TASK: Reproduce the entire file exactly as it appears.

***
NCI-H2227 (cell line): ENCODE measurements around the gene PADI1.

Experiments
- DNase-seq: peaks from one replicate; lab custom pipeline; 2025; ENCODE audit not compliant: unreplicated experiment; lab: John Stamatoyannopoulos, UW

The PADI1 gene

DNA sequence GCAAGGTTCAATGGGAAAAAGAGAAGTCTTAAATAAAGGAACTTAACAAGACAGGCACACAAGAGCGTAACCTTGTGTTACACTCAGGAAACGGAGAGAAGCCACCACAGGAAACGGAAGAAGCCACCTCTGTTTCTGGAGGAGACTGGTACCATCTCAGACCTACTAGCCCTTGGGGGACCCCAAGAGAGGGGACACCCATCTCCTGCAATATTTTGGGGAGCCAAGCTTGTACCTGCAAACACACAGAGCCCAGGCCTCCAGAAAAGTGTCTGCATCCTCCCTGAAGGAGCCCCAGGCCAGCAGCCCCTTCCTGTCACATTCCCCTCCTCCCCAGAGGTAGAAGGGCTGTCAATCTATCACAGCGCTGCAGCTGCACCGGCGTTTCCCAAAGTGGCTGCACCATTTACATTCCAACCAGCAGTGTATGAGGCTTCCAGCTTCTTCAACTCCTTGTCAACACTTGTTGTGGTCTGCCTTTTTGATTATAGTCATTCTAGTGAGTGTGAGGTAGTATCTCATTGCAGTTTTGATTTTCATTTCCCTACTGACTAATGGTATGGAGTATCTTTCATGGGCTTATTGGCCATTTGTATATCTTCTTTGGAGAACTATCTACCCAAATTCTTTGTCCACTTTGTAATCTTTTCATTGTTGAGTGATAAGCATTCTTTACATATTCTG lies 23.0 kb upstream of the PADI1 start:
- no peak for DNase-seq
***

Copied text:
NCI-H2227 (cell line): ENCODE measurements around the gene PADI1.

Experiments
- DNase-seq: peaks from one replicate; lab custom pipeline; 2025; ENCODE audit not compliant: unreplicated experiment; lab: John Stamatoyannopoulos, UW

The PADI1 gene

DNA sequence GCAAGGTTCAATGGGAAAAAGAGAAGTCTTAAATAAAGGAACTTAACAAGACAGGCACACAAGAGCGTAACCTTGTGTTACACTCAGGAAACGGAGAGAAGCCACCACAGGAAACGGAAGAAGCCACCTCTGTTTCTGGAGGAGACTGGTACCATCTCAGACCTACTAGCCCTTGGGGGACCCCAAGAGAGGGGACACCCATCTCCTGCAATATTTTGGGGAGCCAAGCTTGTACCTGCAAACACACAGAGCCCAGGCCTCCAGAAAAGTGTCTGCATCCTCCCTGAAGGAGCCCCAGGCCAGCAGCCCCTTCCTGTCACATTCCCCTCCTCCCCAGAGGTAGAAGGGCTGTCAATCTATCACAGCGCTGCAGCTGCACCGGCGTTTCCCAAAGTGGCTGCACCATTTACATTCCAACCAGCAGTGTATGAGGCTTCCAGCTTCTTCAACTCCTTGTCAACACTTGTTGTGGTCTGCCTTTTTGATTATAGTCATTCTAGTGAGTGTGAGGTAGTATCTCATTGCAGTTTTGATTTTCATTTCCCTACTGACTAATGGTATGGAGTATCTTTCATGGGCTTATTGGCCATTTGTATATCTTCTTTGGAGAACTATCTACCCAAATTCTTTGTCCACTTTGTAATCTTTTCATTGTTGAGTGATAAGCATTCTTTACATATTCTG lies 23.0 kb upstream of the PADI1 start:
- no peak for DNase-seq